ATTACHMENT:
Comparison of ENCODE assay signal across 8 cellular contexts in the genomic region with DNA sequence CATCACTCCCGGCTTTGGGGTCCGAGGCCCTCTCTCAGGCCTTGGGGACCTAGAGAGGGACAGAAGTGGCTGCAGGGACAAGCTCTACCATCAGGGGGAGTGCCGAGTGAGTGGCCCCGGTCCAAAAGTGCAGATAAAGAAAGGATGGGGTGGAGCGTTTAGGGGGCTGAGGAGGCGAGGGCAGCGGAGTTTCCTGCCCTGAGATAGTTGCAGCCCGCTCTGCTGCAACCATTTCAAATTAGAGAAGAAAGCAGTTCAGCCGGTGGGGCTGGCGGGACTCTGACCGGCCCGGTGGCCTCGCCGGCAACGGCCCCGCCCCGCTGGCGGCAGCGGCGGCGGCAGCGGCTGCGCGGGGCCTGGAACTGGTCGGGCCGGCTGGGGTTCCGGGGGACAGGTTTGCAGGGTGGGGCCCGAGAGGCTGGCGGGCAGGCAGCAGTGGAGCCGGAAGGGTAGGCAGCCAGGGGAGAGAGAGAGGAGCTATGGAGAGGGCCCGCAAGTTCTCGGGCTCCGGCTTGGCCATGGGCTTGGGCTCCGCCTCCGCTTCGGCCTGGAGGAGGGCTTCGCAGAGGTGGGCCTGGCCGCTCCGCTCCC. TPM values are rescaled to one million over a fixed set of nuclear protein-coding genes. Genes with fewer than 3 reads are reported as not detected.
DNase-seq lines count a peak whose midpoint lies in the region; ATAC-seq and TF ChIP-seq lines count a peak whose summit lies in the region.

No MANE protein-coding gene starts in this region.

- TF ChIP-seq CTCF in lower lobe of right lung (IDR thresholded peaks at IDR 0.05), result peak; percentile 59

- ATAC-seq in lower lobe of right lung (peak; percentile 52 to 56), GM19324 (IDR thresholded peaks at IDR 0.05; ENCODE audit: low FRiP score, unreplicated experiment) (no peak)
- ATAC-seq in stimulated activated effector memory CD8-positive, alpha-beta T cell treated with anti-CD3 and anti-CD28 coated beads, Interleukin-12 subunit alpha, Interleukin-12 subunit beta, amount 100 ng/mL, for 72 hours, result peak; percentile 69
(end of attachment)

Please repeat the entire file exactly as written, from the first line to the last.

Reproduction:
Comparison of ENCODE assay signal across 8 cellular contexts in the genomic region with DNA sequence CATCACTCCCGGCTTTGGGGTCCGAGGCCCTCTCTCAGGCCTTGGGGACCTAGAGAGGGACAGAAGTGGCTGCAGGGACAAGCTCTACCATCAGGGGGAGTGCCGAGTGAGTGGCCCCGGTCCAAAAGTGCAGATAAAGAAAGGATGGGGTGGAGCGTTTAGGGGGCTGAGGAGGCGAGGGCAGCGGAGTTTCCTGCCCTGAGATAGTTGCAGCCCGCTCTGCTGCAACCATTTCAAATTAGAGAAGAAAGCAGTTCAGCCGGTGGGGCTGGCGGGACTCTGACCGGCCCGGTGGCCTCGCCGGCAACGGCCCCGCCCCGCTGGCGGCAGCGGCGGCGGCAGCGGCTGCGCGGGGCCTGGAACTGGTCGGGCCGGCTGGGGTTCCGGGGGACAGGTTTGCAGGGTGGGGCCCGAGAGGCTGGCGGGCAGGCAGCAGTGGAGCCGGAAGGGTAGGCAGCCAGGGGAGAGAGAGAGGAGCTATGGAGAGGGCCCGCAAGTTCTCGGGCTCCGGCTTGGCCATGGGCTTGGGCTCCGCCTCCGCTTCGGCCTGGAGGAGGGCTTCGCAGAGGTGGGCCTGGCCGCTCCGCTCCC. TPM values are rescaled to one million over a fixed set of nuclear protein-coding genes. Genes with fewer than 3 reads are reported as not detected.
DNase-seq lines count a peak whose midpoint lies in the region; ATAC-seq and TF ChIP-seq lines count a peak whose summit lies in the region.

No MANE protein-coding gene starts in this region.

- TF ChIP-seq CTCF in lower lobe of right lung (IDR thresholded peaks at IDR 0.05), result peak; percentile 59

- ATAC-seq in lower lobe of right lung (peak; percentile 52 to 56), GM19324 (IDR thresholded peaks at IDR 0.05; ENCODE audit: low FRiP score, unreplicated experiment) (no peak)
- ATAC-seq in stimulated activated effector memory CD8-positive, alpha-beta T cell treated with anti-CD3 and anti-CD28 coated beads, Interleukin-12 subunit alpha, Interleukin-12 subunit beta, amount 100 ng/mL, for 72 hours, result peak; percentile 69